The process is rather simple, but it requires paying attention and a little bit of practice. You will need to cover the meat, fruits, and vegetables with honey or oil to prevent the growth of bacteria.

Honey has sugar and osmotic value that will draw out moisture from the food. In a similar way, oil kills pathogens and blocks the intake (flow) of oxygen to the food. Even if some microbes are present on the food, they will not last due to the lack of oxygen.

I’ve eaten meat preserved in honey when I traveled to Africa, and I had the chance to see and hear from our guests how they prepared the meat for storage. They would first grill or smoke the meat and allow it to cool down. They would prepare jars or small wooden barrels by adding a layer of honey in the containers. After that, they would add the pieces of meat until the honey starts to rise up, reaching the top of the jar. Remember the meat has to be completely submerged.

As I’ve understood from them, this can also be done with raw meat, but it requires to be drained of blood and washed properly. Lightly grilling or smoking the meat is much safer. The meat should last forever as long as you keep good hygiene.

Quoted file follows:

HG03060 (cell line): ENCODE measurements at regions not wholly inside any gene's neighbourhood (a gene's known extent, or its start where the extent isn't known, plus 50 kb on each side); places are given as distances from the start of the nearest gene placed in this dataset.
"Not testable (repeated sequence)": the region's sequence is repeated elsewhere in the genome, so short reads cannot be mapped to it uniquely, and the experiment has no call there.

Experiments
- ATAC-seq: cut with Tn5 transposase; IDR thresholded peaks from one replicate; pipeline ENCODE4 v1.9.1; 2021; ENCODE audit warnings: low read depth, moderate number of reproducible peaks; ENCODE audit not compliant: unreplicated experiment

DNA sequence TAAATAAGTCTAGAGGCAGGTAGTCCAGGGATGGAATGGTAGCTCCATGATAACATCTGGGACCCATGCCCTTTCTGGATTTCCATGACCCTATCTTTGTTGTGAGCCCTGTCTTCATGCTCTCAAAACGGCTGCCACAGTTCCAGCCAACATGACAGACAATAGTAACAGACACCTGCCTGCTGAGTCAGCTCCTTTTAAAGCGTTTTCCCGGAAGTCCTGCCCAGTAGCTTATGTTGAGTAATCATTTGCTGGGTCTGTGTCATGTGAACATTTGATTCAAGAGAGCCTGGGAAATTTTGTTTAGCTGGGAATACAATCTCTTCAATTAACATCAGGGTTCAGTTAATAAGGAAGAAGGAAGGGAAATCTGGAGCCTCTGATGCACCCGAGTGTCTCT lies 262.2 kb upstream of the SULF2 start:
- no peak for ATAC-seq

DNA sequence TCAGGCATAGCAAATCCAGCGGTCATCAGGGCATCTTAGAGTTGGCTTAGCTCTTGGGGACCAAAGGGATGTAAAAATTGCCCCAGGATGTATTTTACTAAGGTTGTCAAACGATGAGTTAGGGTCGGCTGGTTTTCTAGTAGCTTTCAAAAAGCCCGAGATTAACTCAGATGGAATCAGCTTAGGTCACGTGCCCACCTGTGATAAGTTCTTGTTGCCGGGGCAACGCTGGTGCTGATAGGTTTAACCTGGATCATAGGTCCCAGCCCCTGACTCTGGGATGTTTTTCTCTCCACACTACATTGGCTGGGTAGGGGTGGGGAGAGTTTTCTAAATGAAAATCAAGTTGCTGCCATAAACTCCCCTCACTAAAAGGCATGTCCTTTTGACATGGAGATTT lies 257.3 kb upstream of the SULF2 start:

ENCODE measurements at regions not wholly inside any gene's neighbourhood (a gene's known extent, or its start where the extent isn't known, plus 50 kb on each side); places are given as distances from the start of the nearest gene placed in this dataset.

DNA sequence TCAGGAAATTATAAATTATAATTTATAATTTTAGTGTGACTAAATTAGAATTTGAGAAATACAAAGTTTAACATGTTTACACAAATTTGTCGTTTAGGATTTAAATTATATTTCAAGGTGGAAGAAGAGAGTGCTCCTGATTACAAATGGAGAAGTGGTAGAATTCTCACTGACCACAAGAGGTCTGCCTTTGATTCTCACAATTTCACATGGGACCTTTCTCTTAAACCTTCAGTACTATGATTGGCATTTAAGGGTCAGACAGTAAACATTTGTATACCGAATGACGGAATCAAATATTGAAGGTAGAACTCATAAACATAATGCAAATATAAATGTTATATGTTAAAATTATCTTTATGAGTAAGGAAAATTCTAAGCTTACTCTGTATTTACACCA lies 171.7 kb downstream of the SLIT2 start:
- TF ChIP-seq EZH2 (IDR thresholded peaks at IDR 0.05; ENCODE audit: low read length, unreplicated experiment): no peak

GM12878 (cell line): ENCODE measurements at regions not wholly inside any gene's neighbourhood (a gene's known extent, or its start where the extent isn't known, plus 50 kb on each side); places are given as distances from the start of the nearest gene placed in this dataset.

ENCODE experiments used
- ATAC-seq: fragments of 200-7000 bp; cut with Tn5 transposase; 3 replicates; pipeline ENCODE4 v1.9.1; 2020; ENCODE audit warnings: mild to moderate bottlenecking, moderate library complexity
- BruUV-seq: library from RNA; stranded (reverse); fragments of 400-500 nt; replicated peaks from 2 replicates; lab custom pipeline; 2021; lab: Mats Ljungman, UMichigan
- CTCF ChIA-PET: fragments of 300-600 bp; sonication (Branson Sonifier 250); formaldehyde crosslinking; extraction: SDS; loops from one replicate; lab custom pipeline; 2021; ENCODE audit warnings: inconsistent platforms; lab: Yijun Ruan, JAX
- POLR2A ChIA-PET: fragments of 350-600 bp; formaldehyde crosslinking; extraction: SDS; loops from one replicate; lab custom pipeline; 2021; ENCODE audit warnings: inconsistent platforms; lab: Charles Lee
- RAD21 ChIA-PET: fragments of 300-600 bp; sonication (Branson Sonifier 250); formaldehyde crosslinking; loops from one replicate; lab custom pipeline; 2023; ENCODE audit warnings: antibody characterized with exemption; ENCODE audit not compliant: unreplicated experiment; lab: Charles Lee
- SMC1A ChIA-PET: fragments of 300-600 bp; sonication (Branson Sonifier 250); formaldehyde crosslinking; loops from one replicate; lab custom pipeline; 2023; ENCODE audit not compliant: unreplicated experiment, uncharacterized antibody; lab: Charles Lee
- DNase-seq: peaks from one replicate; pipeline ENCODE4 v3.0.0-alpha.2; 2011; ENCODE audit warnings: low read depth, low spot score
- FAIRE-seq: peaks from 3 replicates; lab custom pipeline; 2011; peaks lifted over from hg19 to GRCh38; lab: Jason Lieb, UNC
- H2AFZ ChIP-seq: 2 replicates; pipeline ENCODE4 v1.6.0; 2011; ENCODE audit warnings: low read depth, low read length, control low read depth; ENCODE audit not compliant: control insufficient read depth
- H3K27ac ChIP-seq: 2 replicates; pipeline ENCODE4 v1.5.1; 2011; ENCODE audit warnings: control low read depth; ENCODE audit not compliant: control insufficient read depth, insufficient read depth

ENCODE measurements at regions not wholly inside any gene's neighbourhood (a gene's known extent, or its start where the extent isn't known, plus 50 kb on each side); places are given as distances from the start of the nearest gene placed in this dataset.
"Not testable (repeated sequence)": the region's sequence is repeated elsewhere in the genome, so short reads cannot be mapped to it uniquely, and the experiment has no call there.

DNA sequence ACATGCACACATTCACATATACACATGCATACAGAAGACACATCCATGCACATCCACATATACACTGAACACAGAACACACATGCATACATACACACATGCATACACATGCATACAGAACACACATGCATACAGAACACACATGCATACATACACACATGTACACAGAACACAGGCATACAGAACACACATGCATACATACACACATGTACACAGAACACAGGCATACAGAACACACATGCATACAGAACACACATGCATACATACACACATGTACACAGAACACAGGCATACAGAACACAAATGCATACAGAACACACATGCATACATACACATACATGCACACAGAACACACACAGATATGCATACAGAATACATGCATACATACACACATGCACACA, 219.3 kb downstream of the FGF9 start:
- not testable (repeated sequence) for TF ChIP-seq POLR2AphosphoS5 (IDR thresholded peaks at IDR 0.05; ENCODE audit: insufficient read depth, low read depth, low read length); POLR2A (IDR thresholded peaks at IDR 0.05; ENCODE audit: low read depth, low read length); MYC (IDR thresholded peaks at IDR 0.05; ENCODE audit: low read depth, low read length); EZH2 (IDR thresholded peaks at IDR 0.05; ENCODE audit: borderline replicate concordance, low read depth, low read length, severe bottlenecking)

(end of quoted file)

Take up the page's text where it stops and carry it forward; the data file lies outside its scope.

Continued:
A few tips for long-term storage

When you start storing food, you will soon notice that such a project will take quite some space and time, and it will increase over time. The space for food storage is affected by factors such as number of family members, planned period (one year, two or more) and most importantly, your budget.

You will need to have a dedicated space for this project, and once you manage to acquire it, you will need to keep in mind the following: